News and Views

The Coming of Jesus

In the traditional Church Calendar, we have begun the period of Lent, the 40 days, excluding Sundays, before Easter. The early church baptized converts to the Christian faith at Easter, following a time of instruction, prayer and fasting, the practice which developed into Lent. Many Christians in a number of churches observe Lent in a variety of ways today. 
    This year during Lent, I intend to do a quick survey of the Life of Jesus Christ based upon the sequence of events in the harmony of The Gospels found in "The Daily Study Bible in Chronological Order" as compiled and narrated by F. LaGard Smith and published by Harvest House Publishers, Eugene, Oregon. Smith has done an excellent job of rearranging the sequence of Bible passages and writing narrative commentary to bridge from one passage to another so that one can read through the whole Bible as one unified and understandable account. 
    I will note the portion of each Gospel covered in the column each week, but will not break those down into the smaller parallel passages for each event. I will not even attempt a comprehensive commentary, but will try to highlight some of the points that I consider important, controversial, too seldom discussed, or simply interesting. 
    I invite you to read through one or more of the Gospels with me during this time. The purpose is to get beyond what others say about Him to know and experience Him for oneself. All Scripture quotes will be from the New International Version. First we will join John in considering Jesus Christ's eternal life as the Son of God. 
    John begins his Gospel, "In the beginning was the Word, and the Word was with God, and the Word was God. He was with God in the beginning. Through him all things were made; without him nothing was made that has been made." This echoes the very first verses of the Bible in Genesis, "In the beginning God created the heavens and the earth....and the Spirit of God was hovering over the waters." (v 1,2) Then verses 3, 6, 9, 11, 14, 20, and 24 all begin, "And God said..." indicating that God created by His spoken Word, Whom John proceeds to identify as Jesus Christ, Son of God and Son of Man. Genesis1:24 states, "Then God said, 'Let us make man in our image, in our likeness...." confirming God as Three-in-One. Father and Son and Holy Spirit, as shown in the work of creation and throughout the Bible.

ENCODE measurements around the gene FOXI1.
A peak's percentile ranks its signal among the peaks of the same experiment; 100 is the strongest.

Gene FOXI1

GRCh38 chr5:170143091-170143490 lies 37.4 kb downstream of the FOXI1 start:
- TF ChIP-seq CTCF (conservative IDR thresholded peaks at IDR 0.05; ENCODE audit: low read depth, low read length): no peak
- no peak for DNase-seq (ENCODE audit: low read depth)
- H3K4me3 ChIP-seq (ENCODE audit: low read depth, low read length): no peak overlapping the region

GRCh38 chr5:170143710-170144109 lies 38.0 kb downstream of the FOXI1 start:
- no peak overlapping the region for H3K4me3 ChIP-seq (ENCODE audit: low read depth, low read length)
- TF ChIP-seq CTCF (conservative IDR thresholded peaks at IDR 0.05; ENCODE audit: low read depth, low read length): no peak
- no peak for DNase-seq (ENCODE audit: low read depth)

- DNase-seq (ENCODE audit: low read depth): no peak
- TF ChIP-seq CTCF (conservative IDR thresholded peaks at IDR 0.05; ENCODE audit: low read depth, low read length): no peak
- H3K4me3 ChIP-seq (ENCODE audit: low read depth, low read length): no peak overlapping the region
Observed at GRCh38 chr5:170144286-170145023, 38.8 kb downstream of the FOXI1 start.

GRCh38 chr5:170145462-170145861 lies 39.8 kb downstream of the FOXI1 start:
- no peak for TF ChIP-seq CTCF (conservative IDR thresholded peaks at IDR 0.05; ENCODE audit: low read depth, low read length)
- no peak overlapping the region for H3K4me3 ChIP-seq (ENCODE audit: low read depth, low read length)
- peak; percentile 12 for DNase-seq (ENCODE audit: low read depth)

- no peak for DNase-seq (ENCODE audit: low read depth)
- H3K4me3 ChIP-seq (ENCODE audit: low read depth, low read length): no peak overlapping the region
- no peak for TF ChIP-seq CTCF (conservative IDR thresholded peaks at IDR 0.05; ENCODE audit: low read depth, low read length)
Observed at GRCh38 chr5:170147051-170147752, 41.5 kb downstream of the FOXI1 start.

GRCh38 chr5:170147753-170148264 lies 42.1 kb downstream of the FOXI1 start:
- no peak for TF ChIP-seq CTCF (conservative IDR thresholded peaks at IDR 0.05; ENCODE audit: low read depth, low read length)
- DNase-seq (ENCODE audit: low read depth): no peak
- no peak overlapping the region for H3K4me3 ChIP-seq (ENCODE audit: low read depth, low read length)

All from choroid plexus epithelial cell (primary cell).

In the Old Testament, the Jewish Scriptures written 400 and more years before Jesus birth, there are hundreds of prophecies, often confusingly mixed, referring to the coming Messiah in His first coming as suffering servant or in His second, and still future, coming as reigning monarch. During His time on earth, Jesus fulfilled the prophecies of the Messiah as a suffering servant. 
    Prophecies of His birth include Micah 5:2 which indicates He will be born in Bethlehem, and Isaiah 7:14 which predicts Jesus' virgin birth as later explained to Mary by the angel Gabriel in Luke 1:34-35 and to Joseph in Matt. 1:20. Certainly the God Who created everything has the power to become the human image of Himself through a special and unique act of conception in a virgin. John 1:1-18 sets the stage by identifying Jesus as the eternal Word of God, and John the Baptist as the messenger who precedes Him. Matthew 1 and 2 and Luke 1 and 2 tell all that we know of Jesus' birth and the events surrounding it, the familiar Christmas accounts. 
    Consider God's provision of the gifts from the Magi to provide for this family during their journey and time in Egypt. They also give the genealogies of Jesus. We believe that Matthew gives the genealogy of Joseph, who, as Mary's husband, was the legal guardian or father of Jesus, and thereby provides the legal inheritance of Jesus which traces back through the kings of Judah and Israel to Solomon, son of David and Bathsheba. 
    On the other hand, Luke gives the genealogy of Mary through Joseph's father-in-law back to Nathan, another son of David and Bathsheba in the actual genetic line to Jesus. Luke states that Elizabeth was a relative (given age difference I'm guessing aunt) of Mary, and that Elizabeth was a descendant of Aaron, so of the priestly line, but doesn't connect the dots indicating that Jesus probably had the genetics to go with Hebrew's references to Him as priest. 
    Luke also tells us of Jesus' precocious understanding as a twelve year old, and His determination even then to keep His will aligned with that of God His Father. This is also the last time Joseph is mentioned, so there is the possibility that Jesus had to keep the carpenter shop going and support His mother and younger brothers and sisters for a time before beginning His public ministry at about 30 years of age. 




 
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